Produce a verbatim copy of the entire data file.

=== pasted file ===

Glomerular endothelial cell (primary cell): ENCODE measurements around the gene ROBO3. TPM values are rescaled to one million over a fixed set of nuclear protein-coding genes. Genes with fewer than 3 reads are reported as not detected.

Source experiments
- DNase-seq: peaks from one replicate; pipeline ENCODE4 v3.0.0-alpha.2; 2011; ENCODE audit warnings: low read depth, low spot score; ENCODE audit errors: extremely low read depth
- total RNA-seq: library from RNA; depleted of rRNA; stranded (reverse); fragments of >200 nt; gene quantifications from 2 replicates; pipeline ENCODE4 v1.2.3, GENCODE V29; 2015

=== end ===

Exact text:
Glomerular endothelial cell (primary cell): ENCODE measurements around the gene ROBO3. TPM values are rescaled to one million over a fixed set of nuclear protein-coding genes. Genes with fewer than 3 reads are reported as not detected.

Source experiments
- DNase-seq: peaks from one replicate; pipeline ENCODE4 v3.0.0-alpha.2; 2011; ENCODE audit warnings: low read depth, low spot score; ENCODE audit errors: extremely low read depth
- total RNA-seq: library from RNA; depleted of rRNA; stranded (reverse); fragments of >200 nt; gene quantifications from 2 replicates; pipeline ENCODE4 v1.2.3, GENCODE V29; 2015